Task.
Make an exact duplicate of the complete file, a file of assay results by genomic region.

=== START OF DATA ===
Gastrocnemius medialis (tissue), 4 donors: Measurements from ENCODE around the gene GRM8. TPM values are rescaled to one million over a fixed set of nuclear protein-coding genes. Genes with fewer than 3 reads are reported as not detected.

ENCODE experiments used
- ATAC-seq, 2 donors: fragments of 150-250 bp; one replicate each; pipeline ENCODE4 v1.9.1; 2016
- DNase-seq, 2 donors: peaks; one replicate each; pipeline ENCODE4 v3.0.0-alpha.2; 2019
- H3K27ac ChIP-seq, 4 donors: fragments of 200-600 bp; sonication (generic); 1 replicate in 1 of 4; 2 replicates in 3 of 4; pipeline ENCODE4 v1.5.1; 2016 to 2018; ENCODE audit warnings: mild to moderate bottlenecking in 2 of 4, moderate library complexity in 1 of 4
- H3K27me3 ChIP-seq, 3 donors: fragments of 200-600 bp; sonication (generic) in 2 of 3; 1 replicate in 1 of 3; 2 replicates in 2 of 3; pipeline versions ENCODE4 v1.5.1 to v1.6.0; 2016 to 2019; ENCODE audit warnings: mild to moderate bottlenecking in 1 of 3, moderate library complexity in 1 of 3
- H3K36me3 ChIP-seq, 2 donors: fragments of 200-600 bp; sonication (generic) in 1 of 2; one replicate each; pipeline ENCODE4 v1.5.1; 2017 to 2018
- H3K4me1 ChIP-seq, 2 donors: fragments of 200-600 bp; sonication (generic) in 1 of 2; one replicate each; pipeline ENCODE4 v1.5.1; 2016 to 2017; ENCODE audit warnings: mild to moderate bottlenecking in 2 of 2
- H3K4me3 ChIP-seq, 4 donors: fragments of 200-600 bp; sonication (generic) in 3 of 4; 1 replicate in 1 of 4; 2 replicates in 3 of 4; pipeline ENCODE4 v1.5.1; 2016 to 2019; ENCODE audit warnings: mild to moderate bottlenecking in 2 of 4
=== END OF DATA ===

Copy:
Gastrocnemius medialis (tissue), 4 donors: Measurements from ENCODE around the gene GRM8. TPM values are rescaled to one million over a fixed set of nuclear protein-coding genes. Genes with fewer than 3 reads are reported as not detected.

ENCODE experiments used
- ATAC-seq, 2 donors: fragments of 150-250 bp; one replicate each; pipeline ENCODE4 v1.9.1; 2016
- DNase-seq, 2 donors: peaks; one replicate each; pipeline ENCODE4 v3.0.0-alpha.2; 2019
- H3K27ac ChIP-seq, 4 donors: fragments of 200-600 bp; sonication (generic); 1 replicate in 1 of 4; 2 replicates in 3 of 4; pipeline ENCODE4 v1.5.1; 2016 to 2018; ENCODE audit warnings: mild to moderate bottlenecking in 2 of 4, moderate library complexity in 1 of 4
- H3K27me3 ChIP-seq, 3 donors: fragments of 200-600 bp; sonication (generic) in 2 of 3; 1 replicate in 1 of 3; 2 replicates in 2 of 3; pipeline versions ENCODE4 v1.5.1 to v1.6.0; 2016 to 2019; ENCODE audit warnings: mild to moderate bottlenecking in 1 of 3, moderate library complexity in 1 of 3
- H3K36me3 ChIP-seq, 2 donors: fragments of 200-600 bp; sonication (generic) in 1 of 2; one replicate each; pipeline ENCODE4 v1.5.1; 2017 to 2018
- H3K4me1 ChIP-seq, 2 donors: fragments of 200-600 bp; sonication (generic) in 1 of 2; one replicate each; pipeline ENCODE4 v1.5.1; 2016 to 2017; ENCODE audit warnings: mild to moderate bottlenecking in 2 of 2
- H3K4me3 ChIP-seq, 4 donors: fragments of 200-600 bp; sonication (generic) in 3 of 4; 1 replicate in 1 of 4; 2 replicates in 3 of 4; pipeline ENCODE4 v1.5.1; 2016 to 2019; ENCODE audit warnings: mild to moderate bottlenecking in 2 of 4